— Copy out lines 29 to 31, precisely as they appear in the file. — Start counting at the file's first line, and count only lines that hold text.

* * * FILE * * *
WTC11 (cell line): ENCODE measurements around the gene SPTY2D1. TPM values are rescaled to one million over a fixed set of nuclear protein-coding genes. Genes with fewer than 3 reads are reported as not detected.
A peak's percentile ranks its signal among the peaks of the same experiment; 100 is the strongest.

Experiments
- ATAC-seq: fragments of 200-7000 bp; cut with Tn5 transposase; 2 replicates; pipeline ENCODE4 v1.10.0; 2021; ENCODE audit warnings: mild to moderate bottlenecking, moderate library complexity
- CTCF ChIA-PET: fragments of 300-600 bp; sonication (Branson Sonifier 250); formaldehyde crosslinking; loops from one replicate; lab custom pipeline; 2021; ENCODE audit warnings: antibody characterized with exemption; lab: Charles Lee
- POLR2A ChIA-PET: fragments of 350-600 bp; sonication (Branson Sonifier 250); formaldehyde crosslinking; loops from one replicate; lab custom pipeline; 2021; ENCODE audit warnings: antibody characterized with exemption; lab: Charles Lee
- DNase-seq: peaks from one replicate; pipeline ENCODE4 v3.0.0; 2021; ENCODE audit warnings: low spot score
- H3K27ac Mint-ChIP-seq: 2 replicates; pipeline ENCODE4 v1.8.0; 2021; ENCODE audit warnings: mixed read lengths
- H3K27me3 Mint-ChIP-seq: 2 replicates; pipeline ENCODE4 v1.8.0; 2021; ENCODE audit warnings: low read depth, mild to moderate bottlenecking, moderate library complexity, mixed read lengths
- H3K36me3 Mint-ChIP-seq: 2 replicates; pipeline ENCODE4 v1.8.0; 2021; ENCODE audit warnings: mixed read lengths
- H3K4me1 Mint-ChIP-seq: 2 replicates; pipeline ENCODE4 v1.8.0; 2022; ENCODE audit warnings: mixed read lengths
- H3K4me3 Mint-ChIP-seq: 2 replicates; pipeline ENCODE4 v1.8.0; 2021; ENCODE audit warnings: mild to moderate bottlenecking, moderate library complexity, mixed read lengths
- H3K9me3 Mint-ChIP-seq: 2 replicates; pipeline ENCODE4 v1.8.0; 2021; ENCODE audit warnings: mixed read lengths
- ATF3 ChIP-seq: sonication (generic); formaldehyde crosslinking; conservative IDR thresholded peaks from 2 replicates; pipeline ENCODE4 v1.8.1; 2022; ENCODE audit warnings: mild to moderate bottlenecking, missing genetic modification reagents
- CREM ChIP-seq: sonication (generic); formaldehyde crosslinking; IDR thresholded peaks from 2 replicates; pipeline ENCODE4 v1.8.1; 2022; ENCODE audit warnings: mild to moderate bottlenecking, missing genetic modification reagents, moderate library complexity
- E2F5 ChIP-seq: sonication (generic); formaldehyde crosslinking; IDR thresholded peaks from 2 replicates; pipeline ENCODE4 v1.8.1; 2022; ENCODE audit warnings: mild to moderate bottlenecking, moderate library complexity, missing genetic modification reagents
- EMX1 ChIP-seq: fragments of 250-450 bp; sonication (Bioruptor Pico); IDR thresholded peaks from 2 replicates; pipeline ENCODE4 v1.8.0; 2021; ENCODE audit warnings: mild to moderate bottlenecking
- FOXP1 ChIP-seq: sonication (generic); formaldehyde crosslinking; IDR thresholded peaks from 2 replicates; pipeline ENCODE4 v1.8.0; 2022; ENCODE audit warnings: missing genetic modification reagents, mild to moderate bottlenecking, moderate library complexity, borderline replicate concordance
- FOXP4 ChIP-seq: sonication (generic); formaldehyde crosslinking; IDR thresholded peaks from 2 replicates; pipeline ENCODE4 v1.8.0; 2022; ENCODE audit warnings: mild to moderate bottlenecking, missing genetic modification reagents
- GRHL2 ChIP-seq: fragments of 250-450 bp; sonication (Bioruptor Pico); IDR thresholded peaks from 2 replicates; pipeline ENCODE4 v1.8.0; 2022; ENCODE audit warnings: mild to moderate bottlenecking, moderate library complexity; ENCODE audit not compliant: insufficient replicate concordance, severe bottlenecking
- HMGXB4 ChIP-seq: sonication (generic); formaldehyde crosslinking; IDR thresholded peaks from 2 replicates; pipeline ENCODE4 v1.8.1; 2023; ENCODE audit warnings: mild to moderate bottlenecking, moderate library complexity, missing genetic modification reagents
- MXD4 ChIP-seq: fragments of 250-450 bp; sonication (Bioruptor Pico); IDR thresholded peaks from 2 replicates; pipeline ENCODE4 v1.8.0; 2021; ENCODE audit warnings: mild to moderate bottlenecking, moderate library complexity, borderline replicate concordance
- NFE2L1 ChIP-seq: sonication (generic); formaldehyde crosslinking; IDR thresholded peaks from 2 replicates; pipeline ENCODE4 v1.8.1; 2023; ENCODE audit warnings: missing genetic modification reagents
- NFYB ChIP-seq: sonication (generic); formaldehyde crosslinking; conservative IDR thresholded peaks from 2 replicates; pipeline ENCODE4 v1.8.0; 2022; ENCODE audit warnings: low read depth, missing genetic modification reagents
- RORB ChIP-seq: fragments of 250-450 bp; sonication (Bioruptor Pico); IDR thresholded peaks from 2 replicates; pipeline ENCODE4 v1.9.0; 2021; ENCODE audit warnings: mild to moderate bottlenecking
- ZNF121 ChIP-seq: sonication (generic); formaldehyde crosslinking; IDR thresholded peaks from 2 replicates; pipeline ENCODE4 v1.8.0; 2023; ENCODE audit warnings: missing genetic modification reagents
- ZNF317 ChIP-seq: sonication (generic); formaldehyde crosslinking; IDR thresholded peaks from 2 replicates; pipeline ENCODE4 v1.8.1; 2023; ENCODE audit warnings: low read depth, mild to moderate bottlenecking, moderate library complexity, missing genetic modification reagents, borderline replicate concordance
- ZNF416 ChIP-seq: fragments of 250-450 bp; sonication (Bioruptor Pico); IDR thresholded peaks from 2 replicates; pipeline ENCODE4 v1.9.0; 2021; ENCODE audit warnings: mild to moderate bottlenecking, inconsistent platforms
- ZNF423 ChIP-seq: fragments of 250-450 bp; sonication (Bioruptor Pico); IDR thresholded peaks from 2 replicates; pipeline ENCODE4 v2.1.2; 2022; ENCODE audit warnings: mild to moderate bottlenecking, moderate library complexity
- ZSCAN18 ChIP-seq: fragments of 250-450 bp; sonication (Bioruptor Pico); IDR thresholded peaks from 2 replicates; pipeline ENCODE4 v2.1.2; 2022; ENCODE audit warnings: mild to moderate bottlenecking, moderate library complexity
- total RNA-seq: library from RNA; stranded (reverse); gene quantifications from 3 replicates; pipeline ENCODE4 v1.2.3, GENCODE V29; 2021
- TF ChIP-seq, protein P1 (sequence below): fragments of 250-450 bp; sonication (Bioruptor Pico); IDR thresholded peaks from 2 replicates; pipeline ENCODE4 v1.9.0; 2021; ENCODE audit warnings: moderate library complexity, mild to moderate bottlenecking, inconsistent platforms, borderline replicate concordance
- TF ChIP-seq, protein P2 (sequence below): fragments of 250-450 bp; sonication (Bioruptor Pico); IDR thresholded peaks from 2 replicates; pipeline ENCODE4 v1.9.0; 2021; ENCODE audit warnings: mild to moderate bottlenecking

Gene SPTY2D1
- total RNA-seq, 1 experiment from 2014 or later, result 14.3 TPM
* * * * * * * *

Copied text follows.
- ZNF423 ChIP-seq: fragments of 250-450 bp; sonication (Bioruptor Pico); IDR thresholded peaks from 2 replicates; pipeline ENCODE4 v2.1.2; 2022; ENCODE audit warnings: mild to moderate bottlenecking, moderate library complexity
- ZSCAN18 ChIP-seq: fragments of 250-450 bp; sonication (Bioruptor Pico); IDR thresholded peaks from 2 replicates; pipeline ENCODE4 v2.1.2; 2022; ENCODE audit warnings: mild to moderate bottlenecking, moderate library complexity
- total RNA-seq: library from RNA; stranded (reverse); gene quantifications from 3 replicates; pipeline ENCODE4 v1.2.3, GENCODE V29; 2021